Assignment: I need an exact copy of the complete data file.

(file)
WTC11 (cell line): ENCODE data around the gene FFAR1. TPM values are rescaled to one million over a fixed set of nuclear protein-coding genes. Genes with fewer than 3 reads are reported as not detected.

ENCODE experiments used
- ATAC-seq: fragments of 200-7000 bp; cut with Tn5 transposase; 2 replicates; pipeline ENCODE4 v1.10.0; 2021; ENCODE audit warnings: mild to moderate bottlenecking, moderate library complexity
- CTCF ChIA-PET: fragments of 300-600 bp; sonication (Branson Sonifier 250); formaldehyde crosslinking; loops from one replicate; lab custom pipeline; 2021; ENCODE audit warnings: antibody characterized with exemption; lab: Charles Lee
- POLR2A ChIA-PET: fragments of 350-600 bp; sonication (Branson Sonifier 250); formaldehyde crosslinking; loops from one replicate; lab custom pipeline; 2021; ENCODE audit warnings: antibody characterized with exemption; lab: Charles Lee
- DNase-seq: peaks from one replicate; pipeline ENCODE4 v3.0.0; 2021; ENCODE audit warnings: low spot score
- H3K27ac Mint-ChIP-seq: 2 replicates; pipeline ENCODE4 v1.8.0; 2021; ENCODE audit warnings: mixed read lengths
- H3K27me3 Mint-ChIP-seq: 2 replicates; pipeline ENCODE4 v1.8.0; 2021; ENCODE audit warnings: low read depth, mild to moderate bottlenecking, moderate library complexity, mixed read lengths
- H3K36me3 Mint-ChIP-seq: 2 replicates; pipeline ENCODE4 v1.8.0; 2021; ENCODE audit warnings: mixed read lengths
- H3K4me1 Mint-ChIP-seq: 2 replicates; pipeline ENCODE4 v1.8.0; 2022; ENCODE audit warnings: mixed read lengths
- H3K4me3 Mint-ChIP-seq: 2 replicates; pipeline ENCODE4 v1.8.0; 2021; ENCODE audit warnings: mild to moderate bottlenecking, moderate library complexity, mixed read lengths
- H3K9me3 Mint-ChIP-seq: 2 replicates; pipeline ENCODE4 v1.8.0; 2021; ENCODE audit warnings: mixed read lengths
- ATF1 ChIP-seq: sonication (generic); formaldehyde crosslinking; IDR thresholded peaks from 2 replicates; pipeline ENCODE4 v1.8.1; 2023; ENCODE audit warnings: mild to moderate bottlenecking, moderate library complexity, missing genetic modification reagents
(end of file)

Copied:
WTC11 (cell line): ENCODE data around the gene FFAR1. TPM values are rescaled to one million over a fixed set of nuclear protein-coding genes. Genes with fewer than 3 reads are reported as not detected.

ENCODE experiments used
- ATAC-seq: fragments of 200-7000 bp; cut with Tn5 transposase; 2 replicates; pipeline ENCODE4 v1.10.0; 2021; ENCODE audit warnings: mild to moderate bottlenecking, moderate library complexity
- CTCF ChIA-PET: fragments of 300-600 bp; sonication (Branson Sonifier 250); formaldehyde crosslinking; loops from one replicate; lab custom pipeline; 2021; ENCODE audit warnings: antibody characterized with exemption; lab: Charles Lee
- POLR2A ChIA-PET: fragments of 350-600 bp; sonication (Branson Sonifier 250); formaldehyde crosslinking; loops from one replicate; lab custom pipeline; 2021; ENCODE audit warnings: antibody characterized with exemption; lab: Charles Lee
- DNase-seq: peaks from one replicate; pipeline ENCODE4 v3.0.0; 2021; ENCODE audit warnings: low spot score
- H3K27ac Mint-ChIP-seq: 2 replicates; pipeline ENCODE4 v1.8.0; 2021; ENCODE audit warnings: mixed read lengths
- H3K27me3 Mint-ChIP-seq: 2 replicates; pipeline ENCODE4 v1.8.0; 2021; ENCODE audit warnings: low read depth, mild to moderate bottlenecking, moderate library complexity, mixed read lengths
- H3K36me3 Mint-ChIP-seq: 2 replicates; pipeline ENCODE4 v1.8.0; 2021; ENCODE audit warnings: mixed read lengths
- H3K4me1 Mint-ChIP-seq: 2 replicates; pipeline ENCODE4 v1.8.0; 2022; ENCODE audit warnings: mixed read lengths
- H3K4me3 Mint-ChIP-seq: 2 replicates; pipeline ENCODE4 v1.8.0; 2021; ENCODE audit warnings: mild to moderate bottlenecking, moderate library complexity, mixed read lengths
- H3K9me3 Mint-ChIP-seq: 2 replicates; pipeline ENCODE4 v1.8.0; 2021; ENCODE audit warnings: mixed read lengths
- ATF1 ChIP-seq: sonication (generic); formaldehyde crosslinking; IDR thresholded peaks from 2 replicates; pipeline ENCODE4 v1.8.1; 2023; ENCODE audit warnings: mild to moderate bottlenecking, moderate library complexity, missing genetic modification reagents